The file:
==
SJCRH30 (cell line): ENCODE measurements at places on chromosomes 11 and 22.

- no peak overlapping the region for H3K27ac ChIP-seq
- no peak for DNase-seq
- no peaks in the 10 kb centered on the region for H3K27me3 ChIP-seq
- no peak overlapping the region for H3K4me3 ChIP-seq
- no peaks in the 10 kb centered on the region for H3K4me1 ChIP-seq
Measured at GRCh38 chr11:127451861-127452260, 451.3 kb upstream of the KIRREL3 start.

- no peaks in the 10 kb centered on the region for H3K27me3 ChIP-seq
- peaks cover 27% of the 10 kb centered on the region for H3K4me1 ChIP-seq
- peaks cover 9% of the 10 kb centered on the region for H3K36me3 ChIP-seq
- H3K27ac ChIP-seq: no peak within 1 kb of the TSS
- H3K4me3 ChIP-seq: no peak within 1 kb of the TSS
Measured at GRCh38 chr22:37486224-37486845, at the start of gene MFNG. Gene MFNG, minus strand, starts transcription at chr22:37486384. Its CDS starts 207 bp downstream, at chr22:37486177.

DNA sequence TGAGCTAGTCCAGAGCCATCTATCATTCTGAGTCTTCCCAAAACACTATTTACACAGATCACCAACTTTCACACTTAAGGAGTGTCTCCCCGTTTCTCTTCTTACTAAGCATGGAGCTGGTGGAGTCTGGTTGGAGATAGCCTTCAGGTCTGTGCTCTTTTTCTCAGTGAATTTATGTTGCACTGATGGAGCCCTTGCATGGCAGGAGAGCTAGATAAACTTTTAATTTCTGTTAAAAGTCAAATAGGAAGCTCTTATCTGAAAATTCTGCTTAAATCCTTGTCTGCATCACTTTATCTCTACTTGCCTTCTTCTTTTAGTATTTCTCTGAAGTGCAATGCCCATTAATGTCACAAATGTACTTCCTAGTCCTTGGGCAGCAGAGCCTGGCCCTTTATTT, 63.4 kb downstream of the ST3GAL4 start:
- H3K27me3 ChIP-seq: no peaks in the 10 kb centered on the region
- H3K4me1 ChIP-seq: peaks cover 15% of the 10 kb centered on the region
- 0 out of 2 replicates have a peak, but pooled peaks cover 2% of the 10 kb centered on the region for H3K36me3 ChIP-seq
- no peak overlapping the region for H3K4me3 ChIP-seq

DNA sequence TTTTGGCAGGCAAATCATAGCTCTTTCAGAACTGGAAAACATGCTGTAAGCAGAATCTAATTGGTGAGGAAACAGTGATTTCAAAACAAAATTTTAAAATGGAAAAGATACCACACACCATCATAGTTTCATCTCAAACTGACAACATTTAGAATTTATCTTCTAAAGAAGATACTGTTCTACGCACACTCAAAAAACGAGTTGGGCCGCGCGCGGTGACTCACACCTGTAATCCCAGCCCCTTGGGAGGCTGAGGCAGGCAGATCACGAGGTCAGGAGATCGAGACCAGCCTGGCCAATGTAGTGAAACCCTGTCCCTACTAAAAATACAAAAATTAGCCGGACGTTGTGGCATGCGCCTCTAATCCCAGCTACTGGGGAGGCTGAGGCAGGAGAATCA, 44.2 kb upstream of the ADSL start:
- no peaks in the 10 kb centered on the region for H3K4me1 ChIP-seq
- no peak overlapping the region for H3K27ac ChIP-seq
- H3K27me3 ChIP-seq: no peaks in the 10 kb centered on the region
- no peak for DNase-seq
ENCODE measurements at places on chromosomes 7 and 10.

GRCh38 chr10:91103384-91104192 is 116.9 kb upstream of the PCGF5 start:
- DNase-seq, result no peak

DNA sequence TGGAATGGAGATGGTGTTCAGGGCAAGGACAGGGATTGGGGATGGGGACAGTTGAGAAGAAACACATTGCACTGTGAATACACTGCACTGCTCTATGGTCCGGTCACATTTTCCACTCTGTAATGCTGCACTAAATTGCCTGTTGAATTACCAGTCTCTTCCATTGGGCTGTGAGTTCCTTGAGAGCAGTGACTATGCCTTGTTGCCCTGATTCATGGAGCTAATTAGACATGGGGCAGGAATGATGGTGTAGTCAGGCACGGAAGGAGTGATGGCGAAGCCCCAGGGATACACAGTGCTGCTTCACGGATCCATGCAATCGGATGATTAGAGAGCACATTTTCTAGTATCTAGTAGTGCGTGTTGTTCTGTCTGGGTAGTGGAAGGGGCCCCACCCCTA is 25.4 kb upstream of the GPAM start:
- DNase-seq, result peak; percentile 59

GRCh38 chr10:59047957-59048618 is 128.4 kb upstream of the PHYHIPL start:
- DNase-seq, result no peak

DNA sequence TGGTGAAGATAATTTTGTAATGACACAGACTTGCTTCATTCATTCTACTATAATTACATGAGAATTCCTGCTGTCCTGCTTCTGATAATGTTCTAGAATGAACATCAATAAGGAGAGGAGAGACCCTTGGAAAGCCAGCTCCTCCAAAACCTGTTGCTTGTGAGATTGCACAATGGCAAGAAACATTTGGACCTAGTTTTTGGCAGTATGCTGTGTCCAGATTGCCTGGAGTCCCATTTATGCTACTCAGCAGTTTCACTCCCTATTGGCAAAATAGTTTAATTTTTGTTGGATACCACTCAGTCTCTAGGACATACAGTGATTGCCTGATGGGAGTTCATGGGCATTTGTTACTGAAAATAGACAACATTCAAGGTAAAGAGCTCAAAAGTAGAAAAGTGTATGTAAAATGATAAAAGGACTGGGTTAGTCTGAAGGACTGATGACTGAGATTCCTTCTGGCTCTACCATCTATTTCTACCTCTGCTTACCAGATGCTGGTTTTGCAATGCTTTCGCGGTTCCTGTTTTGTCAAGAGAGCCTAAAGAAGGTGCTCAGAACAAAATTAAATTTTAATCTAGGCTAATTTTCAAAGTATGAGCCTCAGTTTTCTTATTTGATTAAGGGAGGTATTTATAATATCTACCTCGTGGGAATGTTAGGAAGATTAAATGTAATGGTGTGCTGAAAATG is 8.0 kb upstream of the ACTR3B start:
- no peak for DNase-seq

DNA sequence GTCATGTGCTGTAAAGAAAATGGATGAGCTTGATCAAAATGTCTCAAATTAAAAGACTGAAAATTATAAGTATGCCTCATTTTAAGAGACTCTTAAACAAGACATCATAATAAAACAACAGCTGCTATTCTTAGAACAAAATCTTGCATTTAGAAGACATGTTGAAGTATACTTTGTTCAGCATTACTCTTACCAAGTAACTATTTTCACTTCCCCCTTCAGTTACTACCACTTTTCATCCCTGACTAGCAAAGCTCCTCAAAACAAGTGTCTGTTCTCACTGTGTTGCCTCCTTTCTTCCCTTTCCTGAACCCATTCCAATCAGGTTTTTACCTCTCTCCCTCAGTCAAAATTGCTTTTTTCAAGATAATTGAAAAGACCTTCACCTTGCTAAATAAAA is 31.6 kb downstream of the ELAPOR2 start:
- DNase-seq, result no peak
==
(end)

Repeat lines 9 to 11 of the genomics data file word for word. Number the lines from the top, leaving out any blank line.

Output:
- peaks cover 27% of the 10 kb centered on the region for H3K4me1 ChIP-seq
- peaks cover 9% of the 10 kb centered on the region for H3K36me3 ChIP-seq
- H3K27ac ChIP-seq: no peak within 1 kb of the TSS